Labour Councillor Loses Appeal for Fire Convictions

The London Fire Brigade have reported how a restaurant owner has lost his appeal against a £10,800 fine for fire breaches.

The case was unusual, sadly not because he pleaded guilty to eight fire offences - multiple offences are unfortunately very common. It was out of the ordinary because the man who pleaded guilty to the offences was in a position of leadership as a Labour councillor, was on the London Borough of Hounslow’s Standards Committee, and was chief whip of the Labour group.

The original hearing was on July 1, 2013 at Feltham Magistrates Court. It concerned offences at the Karahi Palace restaurant and banqueting suite in Hounslow. It came as a result of an inspection of the 300-seat-capacity premises by the London Fire Brigade, in which it was found that:

There were apparently recurring breaches of the regulations identified by inspectors, who eventually lost patience with the owners and decided to prosecute.

Labour councillor Darshan Grewal was fined £10,800 and ordered to pay costs of £3,000. On losing his appeal he was ordered to pay an additional £1,020 of costs.

Mr Grewal’s business partner, Sirjit Dhaliwal, withdrew his appeal on the day of the appeal hearing. He had been fined £9,750 plus costs of £3,000, the total being slightly lower because he had paid for the deficiencies to be put right.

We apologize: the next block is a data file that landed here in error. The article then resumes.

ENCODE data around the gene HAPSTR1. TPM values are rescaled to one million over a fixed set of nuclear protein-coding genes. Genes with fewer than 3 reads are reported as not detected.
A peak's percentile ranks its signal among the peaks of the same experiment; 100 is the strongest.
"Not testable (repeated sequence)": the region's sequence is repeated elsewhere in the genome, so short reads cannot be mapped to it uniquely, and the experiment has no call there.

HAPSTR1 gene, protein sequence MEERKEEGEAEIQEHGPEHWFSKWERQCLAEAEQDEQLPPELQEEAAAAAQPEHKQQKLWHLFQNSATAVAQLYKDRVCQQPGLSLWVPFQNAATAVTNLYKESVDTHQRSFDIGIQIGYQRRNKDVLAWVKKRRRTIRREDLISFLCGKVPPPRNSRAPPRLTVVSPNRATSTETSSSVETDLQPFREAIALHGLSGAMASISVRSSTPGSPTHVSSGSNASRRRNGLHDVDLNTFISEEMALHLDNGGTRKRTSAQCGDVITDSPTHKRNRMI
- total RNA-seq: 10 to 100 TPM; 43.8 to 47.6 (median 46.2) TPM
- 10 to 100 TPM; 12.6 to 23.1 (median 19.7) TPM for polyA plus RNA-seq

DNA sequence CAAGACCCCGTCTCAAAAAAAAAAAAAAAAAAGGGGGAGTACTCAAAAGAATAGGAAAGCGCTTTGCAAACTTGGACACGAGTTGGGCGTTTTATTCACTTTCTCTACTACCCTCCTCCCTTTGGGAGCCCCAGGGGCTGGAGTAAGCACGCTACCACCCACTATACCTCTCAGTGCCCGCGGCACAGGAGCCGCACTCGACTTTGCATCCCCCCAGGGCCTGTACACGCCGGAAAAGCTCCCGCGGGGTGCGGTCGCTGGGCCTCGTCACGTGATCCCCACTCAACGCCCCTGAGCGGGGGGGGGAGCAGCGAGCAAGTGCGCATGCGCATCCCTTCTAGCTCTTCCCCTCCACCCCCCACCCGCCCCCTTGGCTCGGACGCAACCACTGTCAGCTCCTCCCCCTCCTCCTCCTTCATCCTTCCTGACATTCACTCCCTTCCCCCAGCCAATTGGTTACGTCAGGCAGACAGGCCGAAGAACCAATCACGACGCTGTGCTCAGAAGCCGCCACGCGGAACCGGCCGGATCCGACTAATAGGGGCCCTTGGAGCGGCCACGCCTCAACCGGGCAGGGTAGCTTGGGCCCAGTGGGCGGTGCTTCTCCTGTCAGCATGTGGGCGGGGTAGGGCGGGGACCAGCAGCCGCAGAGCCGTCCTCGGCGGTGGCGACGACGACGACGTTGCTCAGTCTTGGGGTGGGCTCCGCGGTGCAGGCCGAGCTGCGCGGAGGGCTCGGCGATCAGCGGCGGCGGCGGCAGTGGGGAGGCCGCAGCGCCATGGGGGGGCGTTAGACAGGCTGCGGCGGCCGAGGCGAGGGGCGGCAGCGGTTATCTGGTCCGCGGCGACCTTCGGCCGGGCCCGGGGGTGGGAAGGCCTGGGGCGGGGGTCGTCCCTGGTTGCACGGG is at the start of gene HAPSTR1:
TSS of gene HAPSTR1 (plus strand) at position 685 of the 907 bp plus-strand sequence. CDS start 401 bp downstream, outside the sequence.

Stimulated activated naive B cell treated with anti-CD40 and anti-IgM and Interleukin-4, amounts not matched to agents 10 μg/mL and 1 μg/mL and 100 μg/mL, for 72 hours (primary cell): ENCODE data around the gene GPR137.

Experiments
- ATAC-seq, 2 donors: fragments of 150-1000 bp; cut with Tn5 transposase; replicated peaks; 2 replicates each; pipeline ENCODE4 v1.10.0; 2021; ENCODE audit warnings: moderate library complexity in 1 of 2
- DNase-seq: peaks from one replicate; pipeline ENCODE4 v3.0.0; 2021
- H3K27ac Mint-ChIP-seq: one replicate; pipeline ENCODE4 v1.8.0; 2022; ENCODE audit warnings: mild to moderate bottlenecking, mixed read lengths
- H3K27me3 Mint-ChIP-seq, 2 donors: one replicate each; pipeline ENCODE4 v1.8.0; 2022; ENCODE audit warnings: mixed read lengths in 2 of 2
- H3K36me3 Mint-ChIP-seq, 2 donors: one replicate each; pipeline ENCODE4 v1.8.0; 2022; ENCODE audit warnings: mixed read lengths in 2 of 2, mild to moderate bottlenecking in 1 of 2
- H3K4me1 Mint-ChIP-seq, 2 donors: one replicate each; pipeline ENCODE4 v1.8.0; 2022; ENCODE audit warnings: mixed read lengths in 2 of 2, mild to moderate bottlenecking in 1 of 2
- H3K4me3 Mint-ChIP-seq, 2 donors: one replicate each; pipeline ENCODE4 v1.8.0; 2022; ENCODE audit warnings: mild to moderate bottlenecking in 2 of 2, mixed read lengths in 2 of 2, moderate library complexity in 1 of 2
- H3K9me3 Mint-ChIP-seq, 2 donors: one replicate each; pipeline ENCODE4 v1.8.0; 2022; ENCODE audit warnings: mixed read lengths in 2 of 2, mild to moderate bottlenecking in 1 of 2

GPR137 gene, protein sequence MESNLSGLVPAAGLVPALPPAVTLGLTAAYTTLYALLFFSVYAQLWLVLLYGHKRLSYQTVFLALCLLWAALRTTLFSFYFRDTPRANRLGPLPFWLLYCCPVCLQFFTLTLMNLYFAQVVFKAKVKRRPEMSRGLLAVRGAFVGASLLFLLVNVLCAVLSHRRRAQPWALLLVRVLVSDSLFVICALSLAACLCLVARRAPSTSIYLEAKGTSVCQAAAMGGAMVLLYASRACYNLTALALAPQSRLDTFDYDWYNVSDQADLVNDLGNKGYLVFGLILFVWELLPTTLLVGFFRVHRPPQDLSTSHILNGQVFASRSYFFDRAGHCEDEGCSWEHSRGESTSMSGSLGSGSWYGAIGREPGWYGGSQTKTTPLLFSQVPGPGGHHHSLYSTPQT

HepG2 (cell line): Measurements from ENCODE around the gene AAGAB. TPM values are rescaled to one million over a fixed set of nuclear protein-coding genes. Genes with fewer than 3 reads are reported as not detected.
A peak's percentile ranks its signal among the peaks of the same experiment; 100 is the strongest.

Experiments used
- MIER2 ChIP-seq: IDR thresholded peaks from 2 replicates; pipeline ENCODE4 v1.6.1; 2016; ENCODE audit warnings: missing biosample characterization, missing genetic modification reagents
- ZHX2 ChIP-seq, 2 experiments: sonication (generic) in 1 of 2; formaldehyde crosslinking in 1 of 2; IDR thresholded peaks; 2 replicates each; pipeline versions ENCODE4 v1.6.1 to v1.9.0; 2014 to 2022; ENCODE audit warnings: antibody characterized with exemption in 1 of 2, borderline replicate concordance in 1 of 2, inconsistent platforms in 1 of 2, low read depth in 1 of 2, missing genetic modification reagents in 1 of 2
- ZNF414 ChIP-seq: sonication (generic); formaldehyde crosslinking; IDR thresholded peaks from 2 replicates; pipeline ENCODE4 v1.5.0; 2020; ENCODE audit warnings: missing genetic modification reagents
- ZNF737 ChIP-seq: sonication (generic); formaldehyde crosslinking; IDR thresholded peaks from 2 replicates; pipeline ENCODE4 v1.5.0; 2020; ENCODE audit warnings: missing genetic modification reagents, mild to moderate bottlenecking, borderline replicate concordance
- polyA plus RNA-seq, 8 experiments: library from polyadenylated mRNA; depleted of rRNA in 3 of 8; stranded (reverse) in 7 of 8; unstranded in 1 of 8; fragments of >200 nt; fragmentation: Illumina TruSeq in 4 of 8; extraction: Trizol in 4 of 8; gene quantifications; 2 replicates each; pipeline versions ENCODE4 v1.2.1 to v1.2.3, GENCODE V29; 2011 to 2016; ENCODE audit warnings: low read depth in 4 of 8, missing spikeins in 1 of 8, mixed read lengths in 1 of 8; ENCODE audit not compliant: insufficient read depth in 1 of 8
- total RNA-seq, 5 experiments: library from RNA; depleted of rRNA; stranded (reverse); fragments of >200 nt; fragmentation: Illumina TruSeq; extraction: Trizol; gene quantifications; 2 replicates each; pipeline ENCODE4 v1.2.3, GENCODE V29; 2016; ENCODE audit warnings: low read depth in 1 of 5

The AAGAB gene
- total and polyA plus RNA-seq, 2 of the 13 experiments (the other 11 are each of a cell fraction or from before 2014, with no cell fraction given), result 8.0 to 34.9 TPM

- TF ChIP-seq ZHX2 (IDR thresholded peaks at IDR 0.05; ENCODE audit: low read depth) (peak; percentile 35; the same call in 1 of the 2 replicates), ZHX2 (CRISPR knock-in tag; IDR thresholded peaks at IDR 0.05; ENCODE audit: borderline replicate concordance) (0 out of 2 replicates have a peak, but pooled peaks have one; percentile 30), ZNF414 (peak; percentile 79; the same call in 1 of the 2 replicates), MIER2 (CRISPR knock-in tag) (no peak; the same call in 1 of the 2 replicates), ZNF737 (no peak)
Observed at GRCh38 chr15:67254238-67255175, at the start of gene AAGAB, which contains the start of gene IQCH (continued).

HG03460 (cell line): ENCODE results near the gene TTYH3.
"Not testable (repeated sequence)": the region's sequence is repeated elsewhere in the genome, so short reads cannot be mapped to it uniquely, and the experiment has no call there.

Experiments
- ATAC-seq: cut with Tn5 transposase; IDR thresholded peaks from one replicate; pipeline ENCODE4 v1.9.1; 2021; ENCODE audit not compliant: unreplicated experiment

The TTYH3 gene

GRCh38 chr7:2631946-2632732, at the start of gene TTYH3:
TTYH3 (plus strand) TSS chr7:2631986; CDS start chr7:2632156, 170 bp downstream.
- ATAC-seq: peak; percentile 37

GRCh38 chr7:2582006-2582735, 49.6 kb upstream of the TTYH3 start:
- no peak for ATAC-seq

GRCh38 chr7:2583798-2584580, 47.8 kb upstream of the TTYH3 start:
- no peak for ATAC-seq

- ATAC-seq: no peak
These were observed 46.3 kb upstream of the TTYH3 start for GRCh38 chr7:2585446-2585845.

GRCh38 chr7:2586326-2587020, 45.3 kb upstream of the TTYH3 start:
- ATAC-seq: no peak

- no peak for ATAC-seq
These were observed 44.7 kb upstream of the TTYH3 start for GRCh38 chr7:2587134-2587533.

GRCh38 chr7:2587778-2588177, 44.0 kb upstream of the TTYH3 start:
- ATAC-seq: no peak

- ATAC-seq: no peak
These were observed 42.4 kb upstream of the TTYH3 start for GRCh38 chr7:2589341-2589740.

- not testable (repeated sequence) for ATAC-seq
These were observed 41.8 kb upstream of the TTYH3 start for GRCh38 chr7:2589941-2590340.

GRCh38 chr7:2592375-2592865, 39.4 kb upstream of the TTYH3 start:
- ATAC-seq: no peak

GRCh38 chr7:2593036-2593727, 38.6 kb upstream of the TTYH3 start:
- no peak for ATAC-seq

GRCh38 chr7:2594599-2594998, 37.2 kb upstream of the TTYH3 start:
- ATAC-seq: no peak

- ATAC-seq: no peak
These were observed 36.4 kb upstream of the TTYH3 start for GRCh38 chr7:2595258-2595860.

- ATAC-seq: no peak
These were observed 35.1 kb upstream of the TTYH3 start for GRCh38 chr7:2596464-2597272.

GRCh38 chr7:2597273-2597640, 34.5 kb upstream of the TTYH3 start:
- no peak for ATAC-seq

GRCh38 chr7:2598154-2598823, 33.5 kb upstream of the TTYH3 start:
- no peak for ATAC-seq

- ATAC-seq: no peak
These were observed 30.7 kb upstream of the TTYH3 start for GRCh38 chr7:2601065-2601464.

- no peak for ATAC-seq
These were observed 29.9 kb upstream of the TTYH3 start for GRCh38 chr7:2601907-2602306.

Guilty but not guilty

After the hearing in July, the pair told reporters that they had only pleaded guilty to all the charges because the judge had told them they had to accept liability as joint leaseholders.

Mr Grewal explained that he and his business partner had fallen out by the time of the inspection and that he was therefore involved in name only. He had kept his name on the lease because he was owed money.

Meanwhile Mr Dhaliwal reportedly claimed that it was the other way around and that Mr Grewal rather than he who had been running the restaurant at the time of the March 2010 inspection.

As the case shows, for fire safety to be properly managed, the effort needs someone to take charge. If not, then lives are put at risk. The authorities have never been keen on intervening in disputes between business partners. It’s much easier for them to take the broad view that the law has been broken and that X, Y, and Z are the responsible persons.

If your name is on the lease, at Companies House, on the deeds, etc., the chances are you’ll be held responsible if something goes wrong. Source: IFSEC

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